This is not designed in any way to be a finger-pointing exercise from some kind of moral high ground. I became involved in web design in 1996; earlier than most certainly, but sadly for my bank balance not early enough to claim “guru” status and all that goes with it (stand up Mssrs. Zeldman, Davis et al). I arrived late on the scene with the rest of our industry. However my motivation for becoming involved when I did was borne from a duty that all designers have, whether they care to acknowledge it or not. I felt very strongly, albeit belatedly even then, that designers should be at the heart of any information revolution. When a new medium springs into existence, designers have a responsibility to become involved, to tame that medium and ensure that design is never allowed to be regarded as mere eye candy. This is as fundamental an issue for each every designer as I can think of; it challenges our very purpose and role in society. Do we wait for a medium to come to us? Or do we in fact have an obligation to engage with a medium, even if that involves doing so on its terms, not our own? The answer is of course obvious.
Hopefully we are now through the phase when the internet was seen as one huge retail opportunity, and into a time when the ability to inform a global audience is seen as the central principle of the internet – the web is moving on. We as an industry have a duty not only to play catch up, but keep pace in future.
My father was a joiner, serving his apprenticeship in the Harland & Wolff shipyard in Belfast. He took a simple pride in his work, going on to develop his skills in a number of construction firms across the city. I don’t believe he would have labelled himself a “craftsman” and I am confident that, while knowing no project he worked on would be complete without his contribution, he had a balanced sense of where that contribution sat in the greater scheme of things. We are fortunate to still have a couple of pieces of furniture that Dad made over the years as labours-of-love. They are simple, usable items.
When I first read Jon Tan’s recent blog post it resonated hugely. His thoughtful appreciation of our industry is a heartening summary of how quickly things have changed and improved. On reflection, and without any disrespect to Jon – should so much soul-searching be triggered by what amounts to a moment of awkwardness at a social occasion? Should it matter what others’ perception of us is?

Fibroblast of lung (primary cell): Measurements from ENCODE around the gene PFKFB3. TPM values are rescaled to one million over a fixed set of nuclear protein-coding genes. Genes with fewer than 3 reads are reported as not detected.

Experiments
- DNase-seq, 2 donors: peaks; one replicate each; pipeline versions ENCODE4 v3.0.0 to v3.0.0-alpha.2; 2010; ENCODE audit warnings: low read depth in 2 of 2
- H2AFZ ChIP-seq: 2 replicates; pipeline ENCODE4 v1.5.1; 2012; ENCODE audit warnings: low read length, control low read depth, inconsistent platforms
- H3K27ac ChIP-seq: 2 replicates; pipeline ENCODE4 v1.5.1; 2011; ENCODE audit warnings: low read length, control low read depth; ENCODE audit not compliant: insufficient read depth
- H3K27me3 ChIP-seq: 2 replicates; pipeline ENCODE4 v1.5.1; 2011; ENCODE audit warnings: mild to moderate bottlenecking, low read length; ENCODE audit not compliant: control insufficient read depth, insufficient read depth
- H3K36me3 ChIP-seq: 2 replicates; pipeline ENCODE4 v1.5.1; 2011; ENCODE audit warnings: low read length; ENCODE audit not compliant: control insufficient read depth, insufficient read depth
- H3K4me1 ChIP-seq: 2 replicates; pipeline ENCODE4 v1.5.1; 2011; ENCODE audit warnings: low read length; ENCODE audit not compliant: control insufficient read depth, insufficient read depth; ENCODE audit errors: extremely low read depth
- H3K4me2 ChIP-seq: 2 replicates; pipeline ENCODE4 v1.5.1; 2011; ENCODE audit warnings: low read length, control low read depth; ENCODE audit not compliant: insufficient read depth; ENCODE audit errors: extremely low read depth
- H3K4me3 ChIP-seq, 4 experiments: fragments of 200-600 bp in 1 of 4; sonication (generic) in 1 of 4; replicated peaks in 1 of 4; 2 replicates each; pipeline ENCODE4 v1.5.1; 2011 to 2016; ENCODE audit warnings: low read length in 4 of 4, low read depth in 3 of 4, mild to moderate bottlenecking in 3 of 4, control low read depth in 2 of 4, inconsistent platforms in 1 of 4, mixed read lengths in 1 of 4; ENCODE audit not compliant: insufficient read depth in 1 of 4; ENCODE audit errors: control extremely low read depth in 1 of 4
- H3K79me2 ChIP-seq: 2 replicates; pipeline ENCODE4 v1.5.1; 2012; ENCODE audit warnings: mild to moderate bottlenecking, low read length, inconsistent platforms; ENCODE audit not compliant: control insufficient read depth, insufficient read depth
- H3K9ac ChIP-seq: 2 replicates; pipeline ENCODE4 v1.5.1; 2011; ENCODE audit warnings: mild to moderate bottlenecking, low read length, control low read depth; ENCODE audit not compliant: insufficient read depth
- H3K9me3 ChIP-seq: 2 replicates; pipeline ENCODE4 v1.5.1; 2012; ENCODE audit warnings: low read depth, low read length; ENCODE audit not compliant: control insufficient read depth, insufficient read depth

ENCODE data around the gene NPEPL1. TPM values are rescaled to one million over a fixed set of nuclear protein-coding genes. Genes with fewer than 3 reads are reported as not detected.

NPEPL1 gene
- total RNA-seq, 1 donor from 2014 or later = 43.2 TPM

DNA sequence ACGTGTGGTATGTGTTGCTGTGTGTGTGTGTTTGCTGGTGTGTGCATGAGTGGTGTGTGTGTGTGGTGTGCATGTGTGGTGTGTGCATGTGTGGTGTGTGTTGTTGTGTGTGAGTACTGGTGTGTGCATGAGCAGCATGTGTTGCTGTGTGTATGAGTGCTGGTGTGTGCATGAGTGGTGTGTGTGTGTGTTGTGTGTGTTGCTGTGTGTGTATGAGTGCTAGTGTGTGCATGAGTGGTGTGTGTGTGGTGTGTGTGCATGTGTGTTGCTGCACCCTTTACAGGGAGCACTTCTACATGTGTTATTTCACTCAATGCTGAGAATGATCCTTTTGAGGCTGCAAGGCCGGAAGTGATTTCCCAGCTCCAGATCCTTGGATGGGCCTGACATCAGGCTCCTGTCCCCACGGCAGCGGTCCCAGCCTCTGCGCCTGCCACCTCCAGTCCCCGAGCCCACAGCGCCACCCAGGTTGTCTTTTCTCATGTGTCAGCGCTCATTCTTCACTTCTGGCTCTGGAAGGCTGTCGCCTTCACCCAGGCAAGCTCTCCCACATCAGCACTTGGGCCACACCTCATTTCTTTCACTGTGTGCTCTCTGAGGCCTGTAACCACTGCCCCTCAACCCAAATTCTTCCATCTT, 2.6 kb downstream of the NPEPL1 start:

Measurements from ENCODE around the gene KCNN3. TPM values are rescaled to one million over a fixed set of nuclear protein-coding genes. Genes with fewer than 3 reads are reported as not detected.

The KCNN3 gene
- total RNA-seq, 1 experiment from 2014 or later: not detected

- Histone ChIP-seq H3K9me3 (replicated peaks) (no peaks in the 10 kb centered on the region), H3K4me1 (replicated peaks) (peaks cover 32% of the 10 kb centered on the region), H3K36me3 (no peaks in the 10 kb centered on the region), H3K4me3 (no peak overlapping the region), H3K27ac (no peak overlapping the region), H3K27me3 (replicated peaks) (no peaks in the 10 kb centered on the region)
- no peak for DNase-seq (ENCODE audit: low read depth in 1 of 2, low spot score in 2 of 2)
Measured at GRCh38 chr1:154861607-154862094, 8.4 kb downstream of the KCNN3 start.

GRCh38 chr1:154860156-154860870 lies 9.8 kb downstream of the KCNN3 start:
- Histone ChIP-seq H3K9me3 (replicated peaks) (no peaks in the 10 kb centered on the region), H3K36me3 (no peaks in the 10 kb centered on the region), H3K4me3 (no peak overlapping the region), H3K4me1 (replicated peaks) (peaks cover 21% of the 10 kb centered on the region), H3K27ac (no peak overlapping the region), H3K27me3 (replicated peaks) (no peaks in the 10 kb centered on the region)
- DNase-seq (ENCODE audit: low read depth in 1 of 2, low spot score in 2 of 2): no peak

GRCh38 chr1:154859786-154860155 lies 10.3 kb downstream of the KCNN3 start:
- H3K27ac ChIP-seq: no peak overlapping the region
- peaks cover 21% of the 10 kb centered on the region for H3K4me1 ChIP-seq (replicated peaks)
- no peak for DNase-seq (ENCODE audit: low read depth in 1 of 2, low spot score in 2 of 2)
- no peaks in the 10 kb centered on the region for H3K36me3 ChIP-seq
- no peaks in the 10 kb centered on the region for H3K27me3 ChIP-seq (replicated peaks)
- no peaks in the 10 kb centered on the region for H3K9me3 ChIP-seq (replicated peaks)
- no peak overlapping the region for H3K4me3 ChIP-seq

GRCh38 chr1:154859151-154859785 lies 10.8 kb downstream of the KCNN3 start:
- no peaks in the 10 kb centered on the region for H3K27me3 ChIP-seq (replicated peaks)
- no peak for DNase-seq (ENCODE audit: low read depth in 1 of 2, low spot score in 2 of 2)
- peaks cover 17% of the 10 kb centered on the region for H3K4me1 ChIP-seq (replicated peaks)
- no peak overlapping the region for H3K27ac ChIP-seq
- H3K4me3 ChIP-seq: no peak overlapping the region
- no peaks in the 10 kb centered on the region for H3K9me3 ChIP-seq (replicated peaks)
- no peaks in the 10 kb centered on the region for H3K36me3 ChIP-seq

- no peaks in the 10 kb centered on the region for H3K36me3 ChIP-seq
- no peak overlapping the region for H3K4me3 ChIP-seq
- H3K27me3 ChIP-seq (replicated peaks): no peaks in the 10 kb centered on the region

The drive towards a craft-based approach to design for the web continues to gain momentum, something worth fostering. Craft implies care, thoroughness. If we are to be craftsmen, we also need to accept that dedicated craftsmanship is often carried out in relative anonymity. Our contributions, if they are effective, will go unnoticed by most. Intuitive usability implies a lack of conscious effort on the part of the end user which, in turn, suggests a lack of acknowledgement on the part of the user.
My Dad ended his working life as a Clerk of Works. You may not be familiar with that role. I don’t believe Dad would have minded and would quite happily have explained his job to anyone. As our profession matures and we struggle with perceptions and interpretations of what we do, we should prepare for nothing but a muted response from those outside the industry or elsewhere in the design community.
We do great things, but they are not made any greater or lesser by how others perceive them.
You’re either with us or you’re against us
During his years in trade, Dad came into contact with engineers, architects and tradesmen of all kinds. He took an interest in them and how they contributed to projects. It informed his own work. To the best of my knowledge he never took it upon himself to accuse others of not being genuine joiners. As in all professions, he knew there are two types of practitioners: those who are effective, and those who are not.
I have written before of being proud to work in a profession that places effective practice over showboating. However there has been a trend of late for loud, showy pronouncements suggesting what designers are or are not, depending on their approach. The defense is always that these statements are designed to “provoke debate” or similar. I really wonder. Because sometimes, just sometimes, the intention appears to be to create divisions in our field where there are none; to create a ‘them and us’ based on approach and technique, rather than effectiveness of output.
A situation where a relatively small number of (I should state – exceptional) professionals, with the biggest platforms, who shout loudest feel empowered to define what we should or should not be is one that I’ll call unhelpful. Producing great work sets the best possible example to
others in the profession. Sharing of the process gives something back to the community. Does proselytising really add any more value?
We want to attract the best possible calibre of people into our industry. A clear sense of ourselves and what we contribute as UI and UX designers is crucial to that effort. Promotion of best practice, which is always changing, is a positive. There are suitable ways and means to do this. I suggest that haranguing those with a different perspective is not one of them.
Reading much of our internal debate of late, I cannot help but hear Dad’s voice and what he said to me in so many situations over the years:
“Just get on with it, son”.
I commend this sentiment to the industry.